Regardless of the time of the year, a visit to the Death Valley National Park could lead to an extreme situation where you find yourself stranded for days. I almost got caught in such a situation, but luckily I managed to get out without any incidents. It was a turbulent time but fortunately, I managed to stay on and get out without any problems.
Now that I know better, here are a few things I feel you should consider when planning your trip to Death Valley. These tips essentially work for any deserted and isolated place out there, but definitely do for spots like this desert region.
Check The Weather
Death Valley is known to have extreme weather pattern so always check the weather before you go. Even when weather reports state things would be smooth and good, always be prepared in case Mother Nature decides to throw in a surprise. At times you could be facing high winds gusts at speeds from 70 to 120 miles at times, heavy rain, and flash flood with no warning.
Therefore, while it helps to see some normal weather reports in the forecast before heading out, you should also be ready to handle the situation in the event the weather takes a turn for the worst.
Suppose you find yourself in a situation where the weather did take a turn for the worst, do not immediately try to run off and brave the harsh conditions. You could be endangering yourself, those with you, and others on the road.
Instead, find a safe spot to stay put till the weather conditions calm down. You could try to set camp within the campsite, find a hotel, or just enter a safe building like a restaurant if possible. You are safer away from the weather condition than when you head straight towards it.
Know Your Location
Always carry a portal GPS if you are venturing into the depths of Death Valley. I have often heard other explorers mention that sometimes even with a good GPS, they have gotten lost and spent hours finding their way out. I would definitely recommend carrying a portal magnetic compass and a paper map.
Do Not Rely On Your Cell Phone
Remember that you are going to be in the middle of nowhere. Death Valley is a place where you probably would not see another soul within miles from where you are. It also is a place where there is a terrible cell phone reception at almost 75 to 80 percent of the park. So if you are thinking about using your cell phone as your GPS, Phone, and camera –DON’T!. If you have pre-planned your trails using GAIA GPS carry a small battery back to keep your phone charged up.
You could invest in satellite phones but that can get too expensive. I would suggest that you give a detailed plan of your trip to family members or friends, so you can call them and check in and get route suggestions whenever you get cell reception. This is also why you really should keep paper maps or printed directions handy.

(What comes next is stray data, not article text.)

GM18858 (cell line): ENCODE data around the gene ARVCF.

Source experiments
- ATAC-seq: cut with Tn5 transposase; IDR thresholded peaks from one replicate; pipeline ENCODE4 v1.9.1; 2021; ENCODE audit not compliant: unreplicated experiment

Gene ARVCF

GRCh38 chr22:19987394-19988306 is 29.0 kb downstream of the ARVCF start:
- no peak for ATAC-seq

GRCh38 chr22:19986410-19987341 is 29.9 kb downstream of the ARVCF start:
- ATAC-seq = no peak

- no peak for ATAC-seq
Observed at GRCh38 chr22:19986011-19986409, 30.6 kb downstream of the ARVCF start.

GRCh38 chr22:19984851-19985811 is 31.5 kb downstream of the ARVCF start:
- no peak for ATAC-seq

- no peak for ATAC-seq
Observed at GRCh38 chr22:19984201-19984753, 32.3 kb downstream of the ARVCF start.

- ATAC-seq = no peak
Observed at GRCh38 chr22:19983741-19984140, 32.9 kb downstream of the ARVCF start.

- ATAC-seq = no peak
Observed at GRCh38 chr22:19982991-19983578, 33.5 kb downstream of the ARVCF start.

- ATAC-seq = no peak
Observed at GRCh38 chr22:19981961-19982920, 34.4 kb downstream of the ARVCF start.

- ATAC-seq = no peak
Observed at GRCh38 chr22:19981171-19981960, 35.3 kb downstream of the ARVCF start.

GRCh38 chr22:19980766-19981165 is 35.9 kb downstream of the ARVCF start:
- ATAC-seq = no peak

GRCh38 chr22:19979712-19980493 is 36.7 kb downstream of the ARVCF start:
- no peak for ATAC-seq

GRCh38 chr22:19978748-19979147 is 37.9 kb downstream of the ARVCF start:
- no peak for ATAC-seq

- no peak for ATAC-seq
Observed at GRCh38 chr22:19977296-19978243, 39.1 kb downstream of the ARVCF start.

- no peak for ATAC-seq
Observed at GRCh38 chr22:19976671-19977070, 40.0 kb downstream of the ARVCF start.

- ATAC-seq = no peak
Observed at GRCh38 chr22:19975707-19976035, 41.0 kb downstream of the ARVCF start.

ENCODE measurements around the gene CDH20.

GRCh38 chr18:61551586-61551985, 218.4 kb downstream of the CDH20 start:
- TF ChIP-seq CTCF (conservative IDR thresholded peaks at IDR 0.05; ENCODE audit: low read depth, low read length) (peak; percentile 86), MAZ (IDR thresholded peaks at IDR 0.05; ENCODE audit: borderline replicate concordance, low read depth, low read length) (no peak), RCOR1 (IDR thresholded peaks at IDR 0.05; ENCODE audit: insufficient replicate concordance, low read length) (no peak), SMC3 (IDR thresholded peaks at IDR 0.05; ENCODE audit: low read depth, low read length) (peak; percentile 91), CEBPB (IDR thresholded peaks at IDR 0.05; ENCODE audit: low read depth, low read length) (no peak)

Keep A Few Days Supplies Handy
If you are planning to explore outside the main route and venture deep into the National Park, prepare yourself for any situation that Nature might throw at you. Always have ample supply of water, food that does not need refrigeration, medication if any, and other toiletries supplies. You should be able to manage for at least a few days in the event the worst case scenario happens and you are stranded.
Use The Right Kind Of Vehicle
Not all vehicles are suitable to get to all the spots within Death Valley. There are spots that can only be accessed using a high ground clearance 4×4 or AWD. So do your homework and or check with the park rangers to get a clear picture of the road condition and the route. Do not rely on what you see on Google maps as the roads may look paved but not the case all the time.
Be Adequately Dressed
Always wear clothes that let you handle the extreme changes in the weather pattern that is possible. It could be blazing hot in the day and super cold at night. The best way to deal with this is to wear your clothes in layers. That way, you can add on more if you are cold, and remove a few if it gets home.
A hat, winter cap, proper gloves, a thick jacket, a good set of socks and shoes is a must to have on you when visiting the Death Valley National Park. This is because you would find yourself 10,000 feet above sea level and 288 feet below sea level in a matter of hours, and also face sudden changes in the weather without any warning.
Be Prepared With Sleeping Bags and Tents
Camping is permitted only in designated areas and there are plenty of camping areas all throughout the park. Some of them require a reservation and some are available on a first come first serve basis. However, you can’t pitch your tent anywhere you like unless you are completely off the grid (that’s a different story).
So have a good Sleeping bag/ Camping tent /blanket to keep you warm and comfortable. Be sure to leave no traces behind. Clean up after yourselves and be sure to minimally disturb the surroundings and carry all your trash back with you to dispose of appropriately.
Stock Up on Flash Lights and Extra Batteries
Make sure that you carry a good flashlight. This will come in handy at night. You should also have extra batteries and a portable power bank to power all your electronics goodies like your phone, camera, your laptop, and anything else that you carry with you on the trip.
These are all the safety tips I have for now. I would surely add more if I experience any other situations while on my trips out to Death Valley National Park. Therefore, plan well and have a safe and fun trip to this fun desert park.